I don’t know about you, but I like Church for this reason.
I like that we are different, and yet we are the same.
And that what brings us together is more important than things that might drive us apart.
I have noticed in the last decade or so how hard it is out in the world to be in relationships with people different than us.
I notice that people get very upset around others who express a different view of the world.
I notice that it often deteriorates into a very unpleasant moment.
We very quickly go into our corners.
I don’t know if this happens to you, but someone will put something on Facebook that makes my blood boil.
I find what they have posted to be offensive.
And my natural instinct is to shoot back and begin an argument.
To shoot down what that person said in a public way.
What I have learned is that this never amounts to anything good.
That it only divides us further and creates more animosity.
In one case I had to tell someone that I cared too much about our relationship to continue to have arguments through Facebook.
This is one of the ways that we are being tempted by the world to continue to build walls that separate us.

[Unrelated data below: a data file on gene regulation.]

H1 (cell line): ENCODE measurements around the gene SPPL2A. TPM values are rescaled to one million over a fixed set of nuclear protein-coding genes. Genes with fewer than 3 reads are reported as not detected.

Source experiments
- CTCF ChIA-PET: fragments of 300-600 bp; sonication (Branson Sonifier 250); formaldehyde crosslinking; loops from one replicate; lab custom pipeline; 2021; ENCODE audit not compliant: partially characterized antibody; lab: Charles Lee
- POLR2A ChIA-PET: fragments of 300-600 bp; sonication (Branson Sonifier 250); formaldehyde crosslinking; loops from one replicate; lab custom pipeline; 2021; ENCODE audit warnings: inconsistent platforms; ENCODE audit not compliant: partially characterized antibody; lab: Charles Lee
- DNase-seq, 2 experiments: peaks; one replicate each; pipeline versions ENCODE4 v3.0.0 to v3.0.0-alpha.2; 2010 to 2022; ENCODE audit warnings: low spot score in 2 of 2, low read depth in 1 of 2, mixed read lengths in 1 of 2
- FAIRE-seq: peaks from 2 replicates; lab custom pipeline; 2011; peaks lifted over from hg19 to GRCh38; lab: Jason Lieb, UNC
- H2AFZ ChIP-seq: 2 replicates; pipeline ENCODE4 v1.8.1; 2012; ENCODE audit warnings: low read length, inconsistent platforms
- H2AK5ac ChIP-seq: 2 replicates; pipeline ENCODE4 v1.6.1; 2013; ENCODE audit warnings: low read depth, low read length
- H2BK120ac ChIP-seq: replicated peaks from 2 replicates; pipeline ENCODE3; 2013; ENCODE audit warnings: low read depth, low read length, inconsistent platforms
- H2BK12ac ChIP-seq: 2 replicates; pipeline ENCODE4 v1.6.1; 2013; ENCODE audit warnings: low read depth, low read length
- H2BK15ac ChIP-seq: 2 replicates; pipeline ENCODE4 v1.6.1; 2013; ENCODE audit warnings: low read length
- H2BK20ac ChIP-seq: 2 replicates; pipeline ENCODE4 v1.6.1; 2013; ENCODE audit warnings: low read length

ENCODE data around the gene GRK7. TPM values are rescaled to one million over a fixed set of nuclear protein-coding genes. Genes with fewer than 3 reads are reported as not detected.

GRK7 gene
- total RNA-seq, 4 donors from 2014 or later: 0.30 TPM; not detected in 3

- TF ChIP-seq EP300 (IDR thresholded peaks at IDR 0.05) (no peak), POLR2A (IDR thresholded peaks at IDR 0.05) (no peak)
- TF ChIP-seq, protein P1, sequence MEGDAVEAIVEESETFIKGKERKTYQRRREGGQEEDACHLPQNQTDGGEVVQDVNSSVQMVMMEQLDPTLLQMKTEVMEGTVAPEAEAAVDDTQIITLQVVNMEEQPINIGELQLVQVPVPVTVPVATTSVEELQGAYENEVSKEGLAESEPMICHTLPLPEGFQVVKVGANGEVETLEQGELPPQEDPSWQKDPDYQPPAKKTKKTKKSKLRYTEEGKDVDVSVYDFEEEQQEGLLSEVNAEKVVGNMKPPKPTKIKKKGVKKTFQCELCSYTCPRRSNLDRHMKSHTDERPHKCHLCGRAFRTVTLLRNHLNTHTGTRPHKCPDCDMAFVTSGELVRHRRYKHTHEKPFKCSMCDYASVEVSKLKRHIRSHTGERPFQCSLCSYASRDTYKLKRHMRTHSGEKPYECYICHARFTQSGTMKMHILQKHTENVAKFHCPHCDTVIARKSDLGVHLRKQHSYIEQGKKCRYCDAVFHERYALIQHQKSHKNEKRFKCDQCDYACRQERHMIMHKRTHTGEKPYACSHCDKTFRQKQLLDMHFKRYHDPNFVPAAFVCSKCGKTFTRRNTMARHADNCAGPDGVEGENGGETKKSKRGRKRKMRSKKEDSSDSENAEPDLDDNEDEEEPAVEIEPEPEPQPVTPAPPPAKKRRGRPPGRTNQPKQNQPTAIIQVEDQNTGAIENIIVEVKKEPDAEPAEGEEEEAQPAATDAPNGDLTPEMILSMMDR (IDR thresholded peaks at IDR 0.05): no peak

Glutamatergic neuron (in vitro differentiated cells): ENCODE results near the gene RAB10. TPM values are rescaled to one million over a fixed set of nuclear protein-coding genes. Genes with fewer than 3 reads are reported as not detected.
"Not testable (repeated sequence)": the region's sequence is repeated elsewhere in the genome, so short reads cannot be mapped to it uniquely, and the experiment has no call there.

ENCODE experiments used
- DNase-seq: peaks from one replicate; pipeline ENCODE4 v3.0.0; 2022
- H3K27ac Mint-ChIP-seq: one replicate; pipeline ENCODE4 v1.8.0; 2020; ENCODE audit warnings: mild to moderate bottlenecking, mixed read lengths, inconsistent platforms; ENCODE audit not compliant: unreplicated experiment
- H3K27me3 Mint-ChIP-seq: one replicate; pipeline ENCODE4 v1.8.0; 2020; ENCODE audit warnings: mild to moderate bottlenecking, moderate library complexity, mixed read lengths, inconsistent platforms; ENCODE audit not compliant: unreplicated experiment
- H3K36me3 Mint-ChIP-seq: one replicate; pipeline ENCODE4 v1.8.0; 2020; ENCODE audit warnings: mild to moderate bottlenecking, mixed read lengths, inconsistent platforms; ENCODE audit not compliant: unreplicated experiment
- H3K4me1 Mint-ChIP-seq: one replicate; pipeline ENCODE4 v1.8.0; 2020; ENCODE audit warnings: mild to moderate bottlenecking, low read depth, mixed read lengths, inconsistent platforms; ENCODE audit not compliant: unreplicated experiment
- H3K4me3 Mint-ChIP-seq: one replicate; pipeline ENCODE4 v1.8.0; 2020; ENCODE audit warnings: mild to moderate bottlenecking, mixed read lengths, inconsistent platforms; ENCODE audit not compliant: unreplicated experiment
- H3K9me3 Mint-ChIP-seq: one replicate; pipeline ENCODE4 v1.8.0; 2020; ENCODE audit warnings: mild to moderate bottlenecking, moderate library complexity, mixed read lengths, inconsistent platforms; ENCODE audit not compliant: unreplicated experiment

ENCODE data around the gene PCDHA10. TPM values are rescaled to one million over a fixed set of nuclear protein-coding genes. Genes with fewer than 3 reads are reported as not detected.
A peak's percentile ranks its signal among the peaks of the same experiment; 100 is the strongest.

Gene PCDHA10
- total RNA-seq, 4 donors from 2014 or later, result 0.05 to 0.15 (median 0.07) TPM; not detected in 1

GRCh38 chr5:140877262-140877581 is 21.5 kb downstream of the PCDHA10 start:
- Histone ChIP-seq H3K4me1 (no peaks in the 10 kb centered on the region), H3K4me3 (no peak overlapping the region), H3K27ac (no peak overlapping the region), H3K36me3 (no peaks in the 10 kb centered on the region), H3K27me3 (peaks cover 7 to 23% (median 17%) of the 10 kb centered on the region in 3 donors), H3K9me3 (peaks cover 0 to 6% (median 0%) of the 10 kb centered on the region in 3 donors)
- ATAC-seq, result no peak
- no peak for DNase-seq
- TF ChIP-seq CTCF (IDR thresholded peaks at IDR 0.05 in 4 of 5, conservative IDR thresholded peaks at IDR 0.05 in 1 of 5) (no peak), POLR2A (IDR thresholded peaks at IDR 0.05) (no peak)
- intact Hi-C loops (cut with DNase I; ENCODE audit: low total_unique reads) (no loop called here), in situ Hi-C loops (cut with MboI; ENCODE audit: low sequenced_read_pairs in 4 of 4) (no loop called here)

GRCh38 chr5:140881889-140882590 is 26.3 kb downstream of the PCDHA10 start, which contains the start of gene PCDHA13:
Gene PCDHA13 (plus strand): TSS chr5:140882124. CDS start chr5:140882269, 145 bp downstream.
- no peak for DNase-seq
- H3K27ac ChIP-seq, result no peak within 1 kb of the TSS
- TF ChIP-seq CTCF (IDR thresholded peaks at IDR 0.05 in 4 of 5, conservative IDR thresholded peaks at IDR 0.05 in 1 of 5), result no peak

And I confess to you all this morning that I have at times not done enough to bridge gaps of understanding and peace.
But I think that here is the place that we confess Jesus as Lord and savior and for me it has always been a place that I could find peace.
As we read in Ephesians this morning, “Jesus Christ has abolished the law with its commandments and ordinances, that he might create in himself one new humanity in place of the two, thus making peace,  and might reconcile both groups to God in one body through the cross, thus putting to death that hostility through it.”

This particular topic is helpful to us today because we are being asked by the world to divide ourselves, and build walls.
Jesus is asking for us to tear them down.
Today we see in the baptism of Elliot that God has torn down the walls that divide us from God and each other.
Today we confess that we are all brothers and sisters in Christ.
Today we gather as one people to remember God’s love and grace that has broken down the walls of hostility between us.